coding messages and the senders of messages into categories required for the AI tool.
Today, bots are evolving faster than are the tools to find them in large part because it
takes too long to create training sets. Training sets are often biased—e.g., sentiment
training sets are biased toward lower middle-class ways of expressing sentiment in Eng-
lish. The AI tools themselves give probability scores and no explanation on why they
reached the conclusion they did. Bot detection tools often disagree because the tools
were “trained” differently—leaving the ultimate decision in the hands of the analyst.
These factors reduce how long these technologies will be useful for and in what con-
texts. Today’s technology advances are being made in developing AI techniques that do
not require massive training sets and that provide explanations—BotRecommender is
such a tool.
For disinformation, the issues are legion and there are many types of disinformation
as is illustrated in Table2. Fact-checking tools using humans or human-AI teams are
providing valuable guidance but so far take a long time to determine if a story con-
tains an inaccuracy. Assessing intent is difficult—was the sender intentionally trying to
deceive (disinformation) or were they just mistaken (misinformation). Many disinfor-
mation campaigns are not based on inaccurate facts, but on innuendo, fights of illogic,
reasoning from data taken out of context, and so on. Many times, stories labeled as
disinformation are simple alternative interpretations of facts. AI only helps for some
types of disinformation. It is less useful the more unique the storyline, and the faster the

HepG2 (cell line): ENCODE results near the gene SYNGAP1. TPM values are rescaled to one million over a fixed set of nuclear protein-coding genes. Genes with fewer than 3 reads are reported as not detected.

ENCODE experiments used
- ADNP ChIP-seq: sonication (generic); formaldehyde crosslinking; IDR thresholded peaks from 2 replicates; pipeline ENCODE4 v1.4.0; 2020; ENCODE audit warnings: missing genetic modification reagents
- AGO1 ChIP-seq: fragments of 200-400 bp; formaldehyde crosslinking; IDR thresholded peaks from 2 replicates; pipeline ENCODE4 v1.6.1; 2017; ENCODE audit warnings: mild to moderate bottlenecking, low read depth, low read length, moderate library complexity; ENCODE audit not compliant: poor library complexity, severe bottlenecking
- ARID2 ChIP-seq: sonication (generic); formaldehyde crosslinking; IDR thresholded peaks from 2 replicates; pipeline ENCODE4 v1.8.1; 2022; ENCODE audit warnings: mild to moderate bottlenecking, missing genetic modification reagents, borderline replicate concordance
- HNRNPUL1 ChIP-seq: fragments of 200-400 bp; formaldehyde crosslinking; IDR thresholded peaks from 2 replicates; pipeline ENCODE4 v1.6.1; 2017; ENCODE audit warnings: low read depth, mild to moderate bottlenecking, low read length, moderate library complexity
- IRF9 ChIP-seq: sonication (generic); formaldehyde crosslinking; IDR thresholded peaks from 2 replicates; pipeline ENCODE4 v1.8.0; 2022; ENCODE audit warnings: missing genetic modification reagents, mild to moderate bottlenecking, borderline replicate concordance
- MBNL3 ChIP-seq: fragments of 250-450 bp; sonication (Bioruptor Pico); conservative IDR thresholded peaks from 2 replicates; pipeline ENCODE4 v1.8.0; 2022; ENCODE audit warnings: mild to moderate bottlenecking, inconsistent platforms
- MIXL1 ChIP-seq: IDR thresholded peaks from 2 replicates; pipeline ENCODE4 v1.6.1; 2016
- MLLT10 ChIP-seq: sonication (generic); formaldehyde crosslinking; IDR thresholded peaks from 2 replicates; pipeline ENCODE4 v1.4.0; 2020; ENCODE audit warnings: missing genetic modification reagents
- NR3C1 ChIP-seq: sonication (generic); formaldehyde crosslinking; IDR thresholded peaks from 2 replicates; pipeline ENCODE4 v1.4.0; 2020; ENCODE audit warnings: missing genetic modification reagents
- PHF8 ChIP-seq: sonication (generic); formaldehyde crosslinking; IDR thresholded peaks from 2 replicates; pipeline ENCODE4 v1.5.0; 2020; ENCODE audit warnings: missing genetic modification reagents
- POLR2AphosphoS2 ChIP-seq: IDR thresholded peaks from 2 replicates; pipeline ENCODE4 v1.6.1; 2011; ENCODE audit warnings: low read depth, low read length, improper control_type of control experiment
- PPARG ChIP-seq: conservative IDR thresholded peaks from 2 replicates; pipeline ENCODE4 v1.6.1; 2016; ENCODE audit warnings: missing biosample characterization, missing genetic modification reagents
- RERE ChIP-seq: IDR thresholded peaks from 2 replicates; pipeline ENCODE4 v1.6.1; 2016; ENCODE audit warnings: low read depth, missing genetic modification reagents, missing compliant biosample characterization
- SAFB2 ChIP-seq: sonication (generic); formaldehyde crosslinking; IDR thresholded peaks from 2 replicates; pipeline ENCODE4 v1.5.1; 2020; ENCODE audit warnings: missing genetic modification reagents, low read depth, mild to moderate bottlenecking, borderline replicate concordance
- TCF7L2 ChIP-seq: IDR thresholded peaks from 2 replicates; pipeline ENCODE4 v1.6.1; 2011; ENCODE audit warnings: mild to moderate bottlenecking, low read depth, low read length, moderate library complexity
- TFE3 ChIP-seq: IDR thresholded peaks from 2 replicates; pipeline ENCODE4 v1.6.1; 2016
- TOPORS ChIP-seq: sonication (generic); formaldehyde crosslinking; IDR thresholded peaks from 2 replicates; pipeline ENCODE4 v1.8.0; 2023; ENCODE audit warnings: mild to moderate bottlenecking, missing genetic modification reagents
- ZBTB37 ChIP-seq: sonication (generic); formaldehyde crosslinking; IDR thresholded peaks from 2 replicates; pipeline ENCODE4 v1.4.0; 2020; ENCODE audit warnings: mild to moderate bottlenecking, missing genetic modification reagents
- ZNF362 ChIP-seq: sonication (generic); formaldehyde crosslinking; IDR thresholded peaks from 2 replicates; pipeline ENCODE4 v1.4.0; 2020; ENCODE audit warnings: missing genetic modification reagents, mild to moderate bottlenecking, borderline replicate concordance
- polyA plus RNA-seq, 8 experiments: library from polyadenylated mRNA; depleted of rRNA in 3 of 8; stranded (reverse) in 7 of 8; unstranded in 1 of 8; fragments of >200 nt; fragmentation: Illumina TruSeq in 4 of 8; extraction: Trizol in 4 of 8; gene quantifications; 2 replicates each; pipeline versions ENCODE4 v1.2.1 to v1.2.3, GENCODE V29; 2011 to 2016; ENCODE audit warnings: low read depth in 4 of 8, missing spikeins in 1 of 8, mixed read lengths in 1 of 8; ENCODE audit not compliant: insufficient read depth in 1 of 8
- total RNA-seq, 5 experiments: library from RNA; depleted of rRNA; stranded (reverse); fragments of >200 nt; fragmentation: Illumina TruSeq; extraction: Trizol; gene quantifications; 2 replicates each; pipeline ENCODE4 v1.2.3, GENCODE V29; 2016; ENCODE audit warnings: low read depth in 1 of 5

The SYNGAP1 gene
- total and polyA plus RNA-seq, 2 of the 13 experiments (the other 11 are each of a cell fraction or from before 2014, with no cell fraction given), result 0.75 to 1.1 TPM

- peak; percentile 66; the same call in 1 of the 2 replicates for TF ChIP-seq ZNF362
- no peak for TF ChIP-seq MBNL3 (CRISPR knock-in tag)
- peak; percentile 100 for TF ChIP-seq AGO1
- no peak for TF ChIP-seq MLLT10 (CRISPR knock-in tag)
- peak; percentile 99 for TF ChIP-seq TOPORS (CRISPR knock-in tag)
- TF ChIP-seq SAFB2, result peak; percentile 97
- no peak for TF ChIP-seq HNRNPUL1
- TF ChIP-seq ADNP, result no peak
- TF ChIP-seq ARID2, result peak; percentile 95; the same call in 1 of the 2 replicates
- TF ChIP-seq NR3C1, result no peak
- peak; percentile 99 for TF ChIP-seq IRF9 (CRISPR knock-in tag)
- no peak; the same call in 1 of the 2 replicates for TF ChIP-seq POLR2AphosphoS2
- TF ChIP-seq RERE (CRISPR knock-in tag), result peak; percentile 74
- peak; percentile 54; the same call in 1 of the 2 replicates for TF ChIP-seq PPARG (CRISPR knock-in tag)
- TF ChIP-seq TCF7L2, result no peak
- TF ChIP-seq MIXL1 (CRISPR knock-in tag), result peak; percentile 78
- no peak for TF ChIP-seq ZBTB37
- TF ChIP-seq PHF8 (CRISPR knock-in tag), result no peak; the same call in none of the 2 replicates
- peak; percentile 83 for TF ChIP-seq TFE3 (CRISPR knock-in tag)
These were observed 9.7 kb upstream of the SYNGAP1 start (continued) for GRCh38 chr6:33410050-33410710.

story spreads.
AI techniques are only useful as part of the toolkit. AI can support classifying mes-
sages by BEND objectives, or the perpetrators into types such as bots, trolls, and news-
agents. The BEND framework and associated tools, some of which employ AI, can be
used to assess how communications are spreading and measure the impact. For exam-
ple, MemeHunter was used to identify an influence campaign from Russia engaged
with a dismay objective that implied that compared to Russia, NATO was weak as the
head of many countries defense were women, not a strong male military leader. This
meme was spread by bots and humans alike.
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Table 2 Types of “disinformation”
Disinformation types Example Potential for AI techniques to detect
Fake news (story made to look like news) Naval Destroyer crash in Hurricane Harvey AI could be used to identify sites, and do fact checking
Fabrication with visual Parkland student ripping up constitution AI could be used to create and identify fake images
Fabrication without visual Opposition peso scam in Philippines AI might be of some assistance in finding all instances of story
Propaganda Duerte’s helicopter scaring off the Chinese AI could help classify underlying BEND objectives
Conspiracy Pizzagate AI could be used to do fact checking
Misleading—due to misquoting Captain Marvel—Brie Larson is a racist/sexist AI could be used to do fact checking, and stance checking
Misleading—due to being out of context voting makes you lose your hunting license AI might provide support tools
Innuendo and illogic Anti-vax campaign AI might provide some support but won’t solve
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Social cybersecurity: anemerging science
7 Research directions
Social cybersecurity is an exciting and emerging field. The BEND framework
and so the associated theory and methods, BotHunter, MemeHunter and other
such tools, are examples of the kind of work central to this area. However, much
remains to be done. Indeed there are seven core research areas.
1. Social Cyber-Forensics: Social cyber-forensics is concerned with identifying who